Nearly 10,000 people have now signed up to join a class action demanding compensation over the botched robodebt scheme, almost twice as many as were on board when the government ditched the most controversial aspect of the scheme last year, The Guardian reports.
Law firm Gordon Legal said in November that it would push ahead with a class action against the debt recovery program, despite the government announcing an overhaul in the face of a federal court decision that critics argued meant the entire scheme was “unlawful”.
James Naughton, a principal lawyer at Gordon Legal, said 9,600 people had now registered to take part in the class action, up from about 4,000 in November when the firm confirmed it had lodged writs in the federal court.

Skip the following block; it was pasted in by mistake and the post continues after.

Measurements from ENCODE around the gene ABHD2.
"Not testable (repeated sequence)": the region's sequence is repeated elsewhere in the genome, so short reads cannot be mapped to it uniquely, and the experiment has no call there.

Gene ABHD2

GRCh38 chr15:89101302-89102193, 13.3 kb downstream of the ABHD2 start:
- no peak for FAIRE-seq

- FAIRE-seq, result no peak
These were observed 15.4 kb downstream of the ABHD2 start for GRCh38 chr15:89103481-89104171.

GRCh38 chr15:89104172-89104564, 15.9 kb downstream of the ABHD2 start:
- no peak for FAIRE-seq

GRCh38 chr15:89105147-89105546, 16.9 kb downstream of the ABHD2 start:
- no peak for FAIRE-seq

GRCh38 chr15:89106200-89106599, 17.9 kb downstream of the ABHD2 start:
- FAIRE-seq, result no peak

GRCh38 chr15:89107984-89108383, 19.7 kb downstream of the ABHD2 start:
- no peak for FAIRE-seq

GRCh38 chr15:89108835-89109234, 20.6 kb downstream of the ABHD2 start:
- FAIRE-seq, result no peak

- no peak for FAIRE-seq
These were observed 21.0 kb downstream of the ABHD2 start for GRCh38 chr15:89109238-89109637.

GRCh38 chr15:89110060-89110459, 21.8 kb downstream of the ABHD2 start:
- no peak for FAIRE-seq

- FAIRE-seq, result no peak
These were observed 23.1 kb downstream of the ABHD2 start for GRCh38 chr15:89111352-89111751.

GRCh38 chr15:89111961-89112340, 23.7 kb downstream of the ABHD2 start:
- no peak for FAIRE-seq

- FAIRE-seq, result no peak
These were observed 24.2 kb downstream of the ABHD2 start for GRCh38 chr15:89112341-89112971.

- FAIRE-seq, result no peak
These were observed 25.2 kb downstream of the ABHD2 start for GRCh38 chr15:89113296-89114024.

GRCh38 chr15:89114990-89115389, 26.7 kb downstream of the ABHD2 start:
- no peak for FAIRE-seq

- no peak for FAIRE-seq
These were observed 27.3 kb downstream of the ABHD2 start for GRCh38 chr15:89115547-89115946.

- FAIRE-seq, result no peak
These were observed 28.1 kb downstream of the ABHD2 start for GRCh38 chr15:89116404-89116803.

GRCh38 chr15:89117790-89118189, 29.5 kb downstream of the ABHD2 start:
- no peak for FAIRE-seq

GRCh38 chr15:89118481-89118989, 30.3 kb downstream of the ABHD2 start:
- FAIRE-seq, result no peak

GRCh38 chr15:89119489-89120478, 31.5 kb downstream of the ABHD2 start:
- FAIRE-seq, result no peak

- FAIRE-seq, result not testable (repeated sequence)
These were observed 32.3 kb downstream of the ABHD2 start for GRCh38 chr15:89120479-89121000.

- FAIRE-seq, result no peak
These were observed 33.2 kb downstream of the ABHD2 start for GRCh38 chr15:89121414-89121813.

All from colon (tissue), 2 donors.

“There is growing interest and we’re contacted every day by more people who are finding out about the class action,” he said. “There are many, many thousands of people who have been affected and many thousands of people are now signing up.”
The class action could potentially place a further financial burden on the government, which has also been forced to review debts issued using the controversial income-averaging method heavily criticised by the federal court.
Gordon Legal has said it is pursuing the class action despite the government’s backdown, given that Centrelink has not promised to return the money taken from its clients nor promised to provide compensation for inconvenience and distress.
Meanwhile, emails between senior bureaucrats reveals the government was told its robo-debt system was not lawful prior to the scheme being wound back in November, The Guardian adds.
Govt ‘knew robo-debt was illegal’: emails (news.com.au)
Gordon Legal founder, Peter Gordon.